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Native Intelligence
Mayor gives Morella boost she needs
(Published April 22, 2002)

By DIANA WINTHROP

Let’s get some things straight in this imploding controversy over Mayor Anthony Williams hosting a fund-raiser for Rep. Connie Morella.

In his defense, the mayor was not alone. He was one of a group of current and former Democratic officeholders to lend their name and support to the Montgomery County Republican’s fund-raiser for her re-election campaign. Former Democratic city council members Charlene Drew Jarvis and H.R. Crawford put their business interests above party affiliation and lent their names and money to the event. Except in a few instances, businesses always hedge their bets by giving the impression they support both Democrats and Republicans. It is an "insurance policy" for them – and what many people say is wrong with the way we finance elections. It shouldn’t surprise anyone then that political loyalty in the business community isn’t very deep.

It is in this climate that, according to D.C. Council Chairman Linda Cropp, she agreed months ago to lend her name to "an appreciation event" to thank Morella for being a friend of the District. Cropp says it was so long ago she honestly does not even remember agreeing to have her name on the invitation. The council chairman implies that some of the organizers, who also have been supportive of her, did not characterize it as an event to raise money for Morella’s re-election campaign. If they did, she says she would have said no.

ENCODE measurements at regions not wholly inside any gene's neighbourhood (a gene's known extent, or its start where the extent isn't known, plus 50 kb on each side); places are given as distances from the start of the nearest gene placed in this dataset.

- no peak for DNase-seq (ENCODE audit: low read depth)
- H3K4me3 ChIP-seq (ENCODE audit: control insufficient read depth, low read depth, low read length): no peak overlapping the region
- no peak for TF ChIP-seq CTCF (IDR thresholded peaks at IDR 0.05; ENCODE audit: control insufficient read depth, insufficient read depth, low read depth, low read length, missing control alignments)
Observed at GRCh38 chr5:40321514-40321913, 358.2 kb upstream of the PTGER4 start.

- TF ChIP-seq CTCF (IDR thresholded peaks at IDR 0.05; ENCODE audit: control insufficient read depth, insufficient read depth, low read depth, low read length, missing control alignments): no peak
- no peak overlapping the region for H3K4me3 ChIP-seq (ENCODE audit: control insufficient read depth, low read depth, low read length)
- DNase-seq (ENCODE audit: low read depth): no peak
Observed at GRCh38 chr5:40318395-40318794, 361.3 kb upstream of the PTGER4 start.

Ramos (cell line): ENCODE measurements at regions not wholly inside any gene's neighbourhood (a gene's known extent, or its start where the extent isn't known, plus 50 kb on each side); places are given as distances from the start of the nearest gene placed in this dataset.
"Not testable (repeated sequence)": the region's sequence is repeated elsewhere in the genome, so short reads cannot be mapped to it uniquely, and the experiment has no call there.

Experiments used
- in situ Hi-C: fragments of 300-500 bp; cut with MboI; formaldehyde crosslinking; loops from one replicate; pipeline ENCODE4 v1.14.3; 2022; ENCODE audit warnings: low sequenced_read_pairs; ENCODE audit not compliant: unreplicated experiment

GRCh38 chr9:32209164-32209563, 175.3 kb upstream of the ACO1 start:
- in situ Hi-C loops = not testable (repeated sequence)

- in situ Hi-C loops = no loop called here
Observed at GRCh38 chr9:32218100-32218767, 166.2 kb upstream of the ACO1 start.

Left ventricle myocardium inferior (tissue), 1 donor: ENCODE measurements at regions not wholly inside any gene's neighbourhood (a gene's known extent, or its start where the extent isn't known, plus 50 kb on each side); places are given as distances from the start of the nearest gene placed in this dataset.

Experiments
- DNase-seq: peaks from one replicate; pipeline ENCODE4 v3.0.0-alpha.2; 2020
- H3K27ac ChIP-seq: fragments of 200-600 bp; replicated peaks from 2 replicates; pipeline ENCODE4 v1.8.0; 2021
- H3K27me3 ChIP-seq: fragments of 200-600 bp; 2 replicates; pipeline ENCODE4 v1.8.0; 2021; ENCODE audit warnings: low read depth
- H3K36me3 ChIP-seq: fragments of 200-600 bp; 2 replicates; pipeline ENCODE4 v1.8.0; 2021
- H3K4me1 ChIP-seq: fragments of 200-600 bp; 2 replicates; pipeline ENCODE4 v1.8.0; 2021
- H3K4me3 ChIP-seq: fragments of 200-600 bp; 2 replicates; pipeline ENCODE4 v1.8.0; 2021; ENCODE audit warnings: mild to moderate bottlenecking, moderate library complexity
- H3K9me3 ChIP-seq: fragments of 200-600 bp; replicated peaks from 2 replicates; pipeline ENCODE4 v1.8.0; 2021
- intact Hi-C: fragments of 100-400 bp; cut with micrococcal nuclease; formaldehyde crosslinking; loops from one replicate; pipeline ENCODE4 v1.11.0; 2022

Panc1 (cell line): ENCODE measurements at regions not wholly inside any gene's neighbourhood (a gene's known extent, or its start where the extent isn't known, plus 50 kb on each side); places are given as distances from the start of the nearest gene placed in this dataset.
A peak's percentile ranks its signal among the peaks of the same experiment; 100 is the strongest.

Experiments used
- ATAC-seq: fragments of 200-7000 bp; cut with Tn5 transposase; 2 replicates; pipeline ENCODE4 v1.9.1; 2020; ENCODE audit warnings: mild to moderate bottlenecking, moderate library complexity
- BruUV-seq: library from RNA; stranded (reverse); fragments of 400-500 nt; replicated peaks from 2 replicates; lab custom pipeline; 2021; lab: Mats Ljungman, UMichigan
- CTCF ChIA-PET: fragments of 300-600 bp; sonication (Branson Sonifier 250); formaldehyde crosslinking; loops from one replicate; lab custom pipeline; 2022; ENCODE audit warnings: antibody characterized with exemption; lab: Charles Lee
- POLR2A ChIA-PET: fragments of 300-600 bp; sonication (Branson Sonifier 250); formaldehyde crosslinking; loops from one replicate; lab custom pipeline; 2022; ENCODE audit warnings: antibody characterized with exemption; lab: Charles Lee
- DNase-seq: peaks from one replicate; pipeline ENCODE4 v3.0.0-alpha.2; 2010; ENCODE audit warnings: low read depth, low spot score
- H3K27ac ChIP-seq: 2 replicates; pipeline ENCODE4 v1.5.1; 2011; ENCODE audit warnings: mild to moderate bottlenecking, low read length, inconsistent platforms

Cropp says she personally likes Morella enormously and does agree that the Maryland congresswoman has been a friend of the District. But whatever you may think about Cropp, she is smart enough to know the difference between working with people of different political stripes and friendship. Sources say that as soon as Cropp discovered it was a political event, she called Morella and indicated why she would not be in attendance. Morella, like Cropp, is no political neophyte and reportedly did not take it personally.

I can almost bet Cropp’s absence will not harm the "working relationship" Morella has with Cropp. Besides, the ensuing controversy surrounding Williams and his subsequent statements about the event gave Morella some of the most positive publicity seen so far in one of the most hotly contested House seats this election year.

Mayor Williams, a Democrat, was the lone host and the highest officeholder who lent his name to the fund-raiser for a Republican in an election year where a switch of just six seats gives control of the House back to the Democrats. The Democrats al-ready control the Senate, so the political stakes are high.

Williams’ spokesman, Tony Bullock, says the reason Williams hosted this fund-raiser for Morella is because the GOP lawmaker asked him directly to host the event. Bullock should have checked before responding so quickly.